buttoned up our coat, donned the closany winter day, but they touch the

est-fitting cap we could find and, stick high-water mark of pleasure on a day

in hand, sallied forth along the cliffs when to lift your eyes to the window

to see what the waves were doing? is to get a shock of disgust. John

A man has had bad luck in life if Milton knew how to get his effect

he has never chanced to be by the sea when, in asking his friend to luncheon,

at a time when one of the highest he wrote:

spring tides occurs simultaneously Lawrence, of virtuous father virtuous with a hurricane. For there is no parBon,

allel spectacle to this in the world. It Now that the fields are dank, and

is not necessary to have a shipwreck ways are mire,

in the foreground-that is too much of Where shall we sometimes meet, and by the fire

a distraction, appeals too much to our Help waste a sullen day, what may be sense of pain and fear, but without the won

shipwreck the storm is magnificent From the hard season gaining?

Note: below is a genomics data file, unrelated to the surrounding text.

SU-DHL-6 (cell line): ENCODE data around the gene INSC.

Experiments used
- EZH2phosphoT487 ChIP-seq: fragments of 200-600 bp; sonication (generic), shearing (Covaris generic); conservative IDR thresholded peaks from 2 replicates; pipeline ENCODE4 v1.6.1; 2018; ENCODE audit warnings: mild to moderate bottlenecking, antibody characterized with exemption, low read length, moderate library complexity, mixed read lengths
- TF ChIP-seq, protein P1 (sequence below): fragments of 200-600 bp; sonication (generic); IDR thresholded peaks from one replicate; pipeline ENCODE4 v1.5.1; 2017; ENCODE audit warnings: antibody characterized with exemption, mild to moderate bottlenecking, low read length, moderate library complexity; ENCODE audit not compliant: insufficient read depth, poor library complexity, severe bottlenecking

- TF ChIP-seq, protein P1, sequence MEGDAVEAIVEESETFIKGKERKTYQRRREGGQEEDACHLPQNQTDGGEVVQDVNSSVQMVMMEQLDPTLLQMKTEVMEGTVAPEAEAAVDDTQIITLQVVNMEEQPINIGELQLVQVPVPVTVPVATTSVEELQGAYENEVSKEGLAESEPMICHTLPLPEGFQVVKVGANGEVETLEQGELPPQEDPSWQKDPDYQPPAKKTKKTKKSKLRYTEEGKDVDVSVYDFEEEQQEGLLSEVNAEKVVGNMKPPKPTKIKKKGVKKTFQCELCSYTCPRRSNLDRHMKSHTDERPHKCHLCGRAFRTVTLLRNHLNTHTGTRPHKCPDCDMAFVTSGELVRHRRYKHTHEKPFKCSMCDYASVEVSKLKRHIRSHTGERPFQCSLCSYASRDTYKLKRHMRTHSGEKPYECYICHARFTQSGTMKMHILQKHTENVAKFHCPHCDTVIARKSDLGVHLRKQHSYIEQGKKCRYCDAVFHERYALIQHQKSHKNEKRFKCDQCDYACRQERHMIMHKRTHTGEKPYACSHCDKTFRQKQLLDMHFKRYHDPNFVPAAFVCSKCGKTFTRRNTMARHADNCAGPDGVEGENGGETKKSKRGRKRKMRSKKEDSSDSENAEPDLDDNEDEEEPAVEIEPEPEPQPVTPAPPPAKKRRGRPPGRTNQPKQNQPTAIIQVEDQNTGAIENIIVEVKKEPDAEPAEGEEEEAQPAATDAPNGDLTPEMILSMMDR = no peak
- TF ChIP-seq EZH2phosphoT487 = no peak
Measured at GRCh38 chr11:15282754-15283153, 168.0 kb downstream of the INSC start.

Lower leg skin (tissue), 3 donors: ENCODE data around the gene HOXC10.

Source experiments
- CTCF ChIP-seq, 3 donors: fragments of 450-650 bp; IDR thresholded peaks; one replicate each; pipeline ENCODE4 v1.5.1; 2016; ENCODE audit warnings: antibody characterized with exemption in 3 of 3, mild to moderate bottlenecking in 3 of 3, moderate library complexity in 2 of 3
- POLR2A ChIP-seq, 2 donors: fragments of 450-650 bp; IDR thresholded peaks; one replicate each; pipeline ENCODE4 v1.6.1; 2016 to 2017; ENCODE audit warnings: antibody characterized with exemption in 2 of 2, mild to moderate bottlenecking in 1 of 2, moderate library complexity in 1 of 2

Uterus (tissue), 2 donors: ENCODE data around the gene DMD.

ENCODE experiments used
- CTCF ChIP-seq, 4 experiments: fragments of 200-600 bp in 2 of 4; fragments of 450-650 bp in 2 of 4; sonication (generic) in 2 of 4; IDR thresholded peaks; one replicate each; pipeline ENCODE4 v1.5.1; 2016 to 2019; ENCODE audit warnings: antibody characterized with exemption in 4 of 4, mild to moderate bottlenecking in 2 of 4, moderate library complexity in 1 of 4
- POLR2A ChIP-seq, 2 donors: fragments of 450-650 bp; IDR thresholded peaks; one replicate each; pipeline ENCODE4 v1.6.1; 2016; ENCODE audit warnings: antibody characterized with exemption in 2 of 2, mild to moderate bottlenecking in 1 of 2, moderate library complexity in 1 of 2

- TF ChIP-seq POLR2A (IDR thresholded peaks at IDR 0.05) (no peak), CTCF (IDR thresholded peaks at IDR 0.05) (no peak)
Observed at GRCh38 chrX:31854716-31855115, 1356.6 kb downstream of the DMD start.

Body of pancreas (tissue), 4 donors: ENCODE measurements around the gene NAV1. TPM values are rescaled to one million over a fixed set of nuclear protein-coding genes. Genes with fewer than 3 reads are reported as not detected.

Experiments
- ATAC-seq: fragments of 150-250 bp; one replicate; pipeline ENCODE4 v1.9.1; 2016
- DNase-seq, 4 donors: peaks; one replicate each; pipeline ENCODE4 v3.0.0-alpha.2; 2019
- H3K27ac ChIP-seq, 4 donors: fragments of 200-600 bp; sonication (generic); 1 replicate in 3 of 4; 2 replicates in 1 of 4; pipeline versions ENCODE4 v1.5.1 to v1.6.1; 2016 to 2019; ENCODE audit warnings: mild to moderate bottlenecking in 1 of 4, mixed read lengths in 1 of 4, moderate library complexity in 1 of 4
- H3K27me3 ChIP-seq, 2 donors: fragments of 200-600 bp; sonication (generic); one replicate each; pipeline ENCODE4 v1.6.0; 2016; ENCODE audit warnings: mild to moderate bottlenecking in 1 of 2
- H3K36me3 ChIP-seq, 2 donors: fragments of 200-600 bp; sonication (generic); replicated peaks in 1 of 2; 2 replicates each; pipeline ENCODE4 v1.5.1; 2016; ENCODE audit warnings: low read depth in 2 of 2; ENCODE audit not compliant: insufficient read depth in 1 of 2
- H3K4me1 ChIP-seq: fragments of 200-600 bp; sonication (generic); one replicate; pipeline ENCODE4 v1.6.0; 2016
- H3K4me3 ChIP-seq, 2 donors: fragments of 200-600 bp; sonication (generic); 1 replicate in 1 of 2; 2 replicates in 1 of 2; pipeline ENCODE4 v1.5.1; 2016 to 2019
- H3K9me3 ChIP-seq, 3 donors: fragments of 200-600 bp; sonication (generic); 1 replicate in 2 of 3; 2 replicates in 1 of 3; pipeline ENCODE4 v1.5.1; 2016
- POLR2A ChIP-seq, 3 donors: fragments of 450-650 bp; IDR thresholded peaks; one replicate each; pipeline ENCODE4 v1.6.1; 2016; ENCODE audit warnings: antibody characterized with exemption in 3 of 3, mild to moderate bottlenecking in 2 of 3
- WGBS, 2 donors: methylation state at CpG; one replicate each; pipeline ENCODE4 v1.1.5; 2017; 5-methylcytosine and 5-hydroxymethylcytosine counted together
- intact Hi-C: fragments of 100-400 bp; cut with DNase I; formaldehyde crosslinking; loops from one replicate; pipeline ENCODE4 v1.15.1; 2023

enough in itself; and when no fellowSuch effect is the operation of the law man is in danger of being sbattered of contrast, the gold mount in the under our eyes, we can be free to black frame, the oasis in the desert; fancy there is a certain furious mirth the jewel, as Shakespeare notes it, the in the noise and onrush of the flood. shining jewel in the head of the ugly There was this element of comedy in and venomous toad. But it is some- such a storm not many years ago off thing more than the effect of the law the Cumberland coast, where the comof contrast; it is also the release from bination of burricane with the spring distraction, the suspending of all tide brought the billows dashing up counter-charm.